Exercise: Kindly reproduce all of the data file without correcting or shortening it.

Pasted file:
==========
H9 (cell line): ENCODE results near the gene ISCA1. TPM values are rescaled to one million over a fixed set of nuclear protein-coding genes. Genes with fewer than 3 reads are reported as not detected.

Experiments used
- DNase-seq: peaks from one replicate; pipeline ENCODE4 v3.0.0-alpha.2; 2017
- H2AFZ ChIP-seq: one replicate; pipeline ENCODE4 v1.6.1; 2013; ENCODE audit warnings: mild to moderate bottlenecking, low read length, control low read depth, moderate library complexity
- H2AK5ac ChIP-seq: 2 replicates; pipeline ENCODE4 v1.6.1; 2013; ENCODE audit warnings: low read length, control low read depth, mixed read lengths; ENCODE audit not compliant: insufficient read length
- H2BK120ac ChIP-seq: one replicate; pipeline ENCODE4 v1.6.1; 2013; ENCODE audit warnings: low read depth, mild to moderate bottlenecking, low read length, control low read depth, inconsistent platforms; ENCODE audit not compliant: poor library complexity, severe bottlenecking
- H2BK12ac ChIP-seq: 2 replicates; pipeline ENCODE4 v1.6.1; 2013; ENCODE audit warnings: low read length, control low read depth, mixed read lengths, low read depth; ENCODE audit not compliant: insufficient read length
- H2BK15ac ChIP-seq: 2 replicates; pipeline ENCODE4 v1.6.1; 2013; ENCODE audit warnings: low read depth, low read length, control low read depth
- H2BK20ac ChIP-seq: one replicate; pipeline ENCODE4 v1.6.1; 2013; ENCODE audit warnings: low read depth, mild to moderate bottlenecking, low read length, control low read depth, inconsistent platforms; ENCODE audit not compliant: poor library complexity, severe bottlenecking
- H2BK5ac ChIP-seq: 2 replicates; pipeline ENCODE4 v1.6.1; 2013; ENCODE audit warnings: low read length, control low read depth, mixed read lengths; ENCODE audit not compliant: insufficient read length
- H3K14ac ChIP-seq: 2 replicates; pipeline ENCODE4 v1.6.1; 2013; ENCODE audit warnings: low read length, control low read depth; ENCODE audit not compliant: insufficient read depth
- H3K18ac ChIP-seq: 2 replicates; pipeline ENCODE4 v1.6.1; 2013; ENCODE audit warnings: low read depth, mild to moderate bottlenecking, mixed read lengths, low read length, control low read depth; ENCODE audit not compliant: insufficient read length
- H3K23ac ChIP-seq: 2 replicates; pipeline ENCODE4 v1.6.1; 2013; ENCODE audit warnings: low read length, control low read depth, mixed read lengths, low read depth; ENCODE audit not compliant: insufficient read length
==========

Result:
H9 (cell line): ENCODE results near the gene ISCA1. TPM values are rescaled to one million over a fixed set of nuclear protein-coding genes. Genes with fewer than 3 reads are reported as not detected.

Experiments used
- DNase-seq: peaks from one replicate; pipeline ENCODE4 v3.0.0-alpha.2; 2017
- H2AFZ ChIP-seq: one replicate; pipeline ENCODE4 v1.6.1; 2013; ENCODE audit warnings: mild to moderate bottlenecking, low read length, control low read depth, moderate library complexity
- H2AK5ac ChIP-seq: 2 replicates; pipeline ENCODE4 v1.6.1; 2013; ENCODE audit warnings: low read length, control low read depth, mixed read lengths; ENCODE audit not compliant: insufficient read length
- H2BK120ac ChIP-seq: one replicate; pipeline ENCODE4 v1.6.1; 2013; ENCODE audit warnings: low read depth, mild to moderate bottlenecking, low read length, control low read depth, inconsistent platforms; ENCODE audit not compliant: poor library complexity, severe bottlenecking
- H2BK12ac ChIP-seq: 2 replicates; pipeline ENCODE4 v1.6.1; 2013; ENCODE audit warnings: low read length, control low read depth, mixed read lengths, low read depth; ENCODE audit not compliant: insufficient read length
- H2BK15ac ChIP-seq: 2 replicates; pipeline ENCODE4 v1.6.1; 2013; ENCODE audit warnings: low read depth, low read length, control low read depth
- H2BK20ac ChIP-seq: one replicate; pipeline ENCODE4 v1.6.1; 2013; ENCODE audit warnings: low read depth, mild to moderate bottlenecking, low read length, control low read depth, inconsistent platforms; ENCODE audit not compliant: poor library complexity, severe bottlenecking
- H2BK5ac ChIP-seq: 2 replicates; pipeline ENCODE4 v1.6.1; 2013; ENCODE audit warnings: low read length, control low read depth, mixed read lengths; ENCODE audit not compliant: insufficient read length
- H3K14ac ChIP-seq: 2 replicates; pipeline ENCODE4 v1.6.1; 2013; ENCODE audit warnings: low read length, control low read depth; ENCODE audit not compliant: insufficient read depth
- H3K18ac ChIP-seq: 2 replicates; pipeline ENCODE4 v1.6.1; 2013; ENCODE audit warnings: low read depth, mild to moderate bottlenecking, mixed read lengths, low read length, control low read depth; ENCODE audit not compliant: insufficient read length
- H3K23ac ChIP-seq: 2 replicates; pipeline ENCODE4 v1.6.1; 2013; ENCODE audit warnings: low read length, control low read depth, mixed read lengths, low read depth; ENCODE audit not compliant: insufficient read length